Connecting through kapa haka

Do Māori have an edge when engaging in Asia? We ask Tāpeta Wehi who is making a living out of doing just that.

Through their company Te Wehi Haka, Tāpeta and his wife Annette, they accompany high level delegations to all corners of the globe

Kapa haka is an excellent medium for connecting with Asia, according to kapa haka exponent Tāpeta Wehi (Te Aitanga-a-Māhaki, Ngāi Tūhoe, Te Whakatōhea, Te Whānau-ā-Apanui) “they love it”. So much so that these days, New Zealand’s business and political delegations rarely leave our shores without a Māori cultural attaché. It has become a fundamental part of the way that we engage. When you look at the cultural underpinnings of haka and waiata as a means of welcoming and building rapport it makes absolute sense - and Asia gets it.

It’s no surprise then that Tāpeta and his wife Annette have been able to make a thriving business out of travelling the world with kapa haka. Through their company Te Wehi Haka, they accompany high level delegations to all corners of the globe.

The son of doctors Ngapo and Pimia Wehi, who founded the widely regarded Māori performing arts group Te Waka Huia, Tāpeta Wehi grew up travelling the world with kapa haka. He says demand is only increasing.

Though the physical travel component was disrupted by Covid-19, Tāpeta and Annette were able to innovate and pivot quickly, and now offer international haka experiences online, working within commercial giants such as Microsoft, Air New Zealand and Vodafone to name a few.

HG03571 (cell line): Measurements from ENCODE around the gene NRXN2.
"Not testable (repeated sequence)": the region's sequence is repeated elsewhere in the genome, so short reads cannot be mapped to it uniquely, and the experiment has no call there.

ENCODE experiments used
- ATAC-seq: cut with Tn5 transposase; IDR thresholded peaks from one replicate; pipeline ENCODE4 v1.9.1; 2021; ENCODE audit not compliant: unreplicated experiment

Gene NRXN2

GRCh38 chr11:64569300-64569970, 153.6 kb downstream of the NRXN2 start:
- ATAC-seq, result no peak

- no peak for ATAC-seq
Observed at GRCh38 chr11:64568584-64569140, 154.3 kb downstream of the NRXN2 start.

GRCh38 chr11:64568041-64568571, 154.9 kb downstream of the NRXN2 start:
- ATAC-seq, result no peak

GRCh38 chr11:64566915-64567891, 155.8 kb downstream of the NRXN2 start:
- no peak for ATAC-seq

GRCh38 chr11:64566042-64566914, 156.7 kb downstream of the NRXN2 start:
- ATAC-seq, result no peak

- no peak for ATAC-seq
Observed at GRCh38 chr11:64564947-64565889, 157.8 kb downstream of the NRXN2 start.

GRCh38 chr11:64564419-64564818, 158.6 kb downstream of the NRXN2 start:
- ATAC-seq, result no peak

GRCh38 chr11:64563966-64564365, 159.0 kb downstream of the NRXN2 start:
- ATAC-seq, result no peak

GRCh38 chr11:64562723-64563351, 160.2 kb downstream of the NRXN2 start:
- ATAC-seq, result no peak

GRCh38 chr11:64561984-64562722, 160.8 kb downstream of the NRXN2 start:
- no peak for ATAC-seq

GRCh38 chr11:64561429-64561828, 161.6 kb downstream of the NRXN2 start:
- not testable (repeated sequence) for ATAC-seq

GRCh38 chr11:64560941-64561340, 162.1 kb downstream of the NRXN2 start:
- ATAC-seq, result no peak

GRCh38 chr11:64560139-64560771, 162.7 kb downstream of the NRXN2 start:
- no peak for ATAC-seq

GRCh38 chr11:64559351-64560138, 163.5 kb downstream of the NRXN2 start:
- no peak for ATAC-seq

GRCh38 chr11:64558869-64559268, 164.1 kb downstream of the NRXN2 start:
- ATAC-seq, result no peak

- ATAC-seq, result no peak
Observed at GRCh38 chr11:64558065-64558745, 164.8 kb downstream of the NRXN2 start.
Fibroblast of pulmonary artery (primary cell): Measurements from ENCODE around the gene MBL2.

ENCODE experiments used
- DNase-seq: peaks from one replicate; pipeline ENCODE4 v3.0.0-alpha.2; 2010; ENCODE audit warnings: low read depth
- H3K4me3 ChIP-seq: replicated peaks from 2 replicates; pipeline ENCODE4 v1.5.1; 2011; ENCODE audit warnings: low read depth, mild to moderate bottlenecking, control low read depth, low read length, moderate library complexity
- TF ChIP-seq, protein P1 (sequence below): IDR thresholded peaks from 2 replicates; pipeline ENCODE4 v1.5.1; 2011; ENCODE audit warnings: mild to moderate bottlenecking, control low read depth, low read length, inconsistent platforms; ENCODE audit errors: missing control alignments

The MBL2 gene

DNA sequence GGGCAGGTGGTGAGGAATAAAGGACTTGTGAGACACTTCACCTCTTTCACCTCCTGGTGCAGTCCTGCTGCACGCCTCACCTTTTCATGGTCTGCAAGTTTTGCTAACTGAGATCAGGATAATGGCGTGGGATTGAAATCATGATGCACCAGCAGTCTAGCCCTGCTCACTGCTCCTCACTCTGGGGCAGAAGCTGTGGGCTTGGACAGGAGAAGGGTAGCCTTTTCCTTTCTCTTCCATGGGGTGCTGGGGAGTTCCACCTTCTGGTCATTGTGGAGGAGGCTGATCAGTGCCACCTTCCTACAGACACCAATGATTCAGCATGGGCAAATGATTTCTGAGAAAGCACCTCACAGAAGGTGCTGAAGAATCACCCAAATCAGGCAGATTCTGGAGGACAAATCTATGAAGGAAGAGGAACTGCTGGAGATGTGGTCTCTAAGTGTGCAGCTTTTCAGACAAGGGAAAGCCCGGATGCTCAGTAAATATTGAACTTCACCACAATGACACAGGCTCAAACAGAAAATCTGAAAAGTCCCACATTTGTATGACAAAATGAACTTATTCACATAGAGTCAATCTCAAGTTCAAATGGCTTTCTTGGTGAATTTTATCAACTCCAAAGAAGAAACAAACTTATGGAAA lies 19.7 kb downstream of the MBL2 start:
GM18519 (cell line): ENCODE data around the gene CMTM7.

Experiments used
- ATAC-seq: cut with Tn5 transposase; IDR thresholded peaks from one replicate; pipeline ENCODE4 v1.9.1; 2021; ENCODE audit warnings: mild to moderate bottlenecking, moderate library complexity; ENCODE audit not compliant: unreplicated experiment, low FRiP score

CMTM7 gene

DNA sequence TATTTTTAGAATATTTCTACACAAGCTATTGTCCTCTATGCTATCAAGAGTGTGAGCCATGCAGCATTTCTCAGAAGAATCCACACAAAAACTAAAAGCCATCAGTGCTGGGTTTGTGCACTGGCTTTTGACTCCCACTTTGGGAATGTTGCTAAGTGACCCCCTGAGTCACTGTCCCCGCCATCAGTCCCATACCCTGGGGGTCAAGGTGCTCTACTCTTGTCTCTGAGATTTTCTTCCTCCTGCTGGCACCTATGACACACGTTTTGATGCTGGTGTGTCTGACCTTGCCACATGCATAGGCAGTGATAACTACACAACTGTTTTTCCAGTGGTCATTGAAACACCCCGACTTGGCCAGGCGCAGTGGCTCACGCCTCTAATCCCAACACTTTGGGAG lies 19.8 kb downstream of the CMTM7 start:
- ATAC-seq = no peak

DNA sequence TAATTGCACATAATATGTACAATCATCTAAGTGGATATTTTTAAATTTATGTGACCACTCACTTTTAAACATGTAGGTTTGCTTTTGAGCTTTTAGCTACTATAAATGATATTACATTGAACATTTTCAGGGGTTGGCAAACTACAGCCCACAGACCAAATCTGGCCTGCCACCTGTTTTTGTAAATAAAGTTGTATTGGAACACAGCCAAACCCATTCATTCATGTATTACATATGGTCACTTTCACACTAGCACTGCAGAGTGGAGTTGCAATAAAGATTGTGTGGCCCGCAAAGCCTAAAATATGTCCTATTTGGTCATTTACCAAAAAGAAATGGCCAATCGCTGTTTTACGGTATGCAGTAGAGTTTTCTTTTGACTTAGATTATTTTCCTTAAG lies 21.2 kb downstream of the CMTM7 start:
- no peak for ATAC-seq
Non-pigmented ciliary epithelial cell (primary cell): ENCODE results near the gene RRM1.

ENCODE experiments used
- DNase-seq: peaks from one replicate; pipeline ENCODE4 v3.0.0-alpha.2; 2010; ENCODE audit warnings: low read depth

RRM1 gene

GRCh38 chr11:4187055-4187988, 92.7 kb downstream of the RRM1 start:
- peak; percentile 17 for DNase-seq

Recently, Te Wehi Haka performed a virtual pōwhiri to supplement a significant corporate event for IBM in Sydney. He even had a recent enquiry from Shanghai.

“Haka is about bringing people together, and if ever there was a time for us to come together it is in this Covid environment. That’s how I got everyone on board.”

Before Covid hit, Tāpeta had accompanied many international delegations to Asia – too many to recount. One that really stands out is a recent performance in Xian where he came face to face with the Terracotta Warriors and felt an immediate spiritual connection with Chinese culture. 

“The familiarity of being in the presence of such esteemed taonga (treasures) allowed us to acknowledge our taha wairua and a spiritual connection between both races. We were honoured to meet the humble farmer who discovered the taonga and there was an eerie feeling of transcending back in time for just a moment.”

A group in traditional Maori dress in front of a fun park mountain and waterfall

Tāpeta Wehi: “Haka is about bringing people together, and if ever there was a time for us to come together it is in this Covid environment."

The values that are core to Māori culture and Te Wehi Haka of Whanaungatanga (relationship building), Kaitiakitanga (guardianship) and Manaakitanga (caring for yourself and others) speak volumes to Chinese culture and, in Tāpeta’s experience provide an excellent foundation for relationship building.

“It is because of our strong moral foundation that we have a natural affinity to the Chinese who build businesses and friendships through developing a strong relationship first as well.

“When visitors come to our marae and homes in Aotearoa we like to ensure they are well looked after and so we go out of our way to ensure they are well-fed, have the best experiences and feel like family. The Chinese are similar in that many tikanga (protocol) regarding hospitality and sharing of taonga (treasures) and having cultural exchanges are valued from both sides.”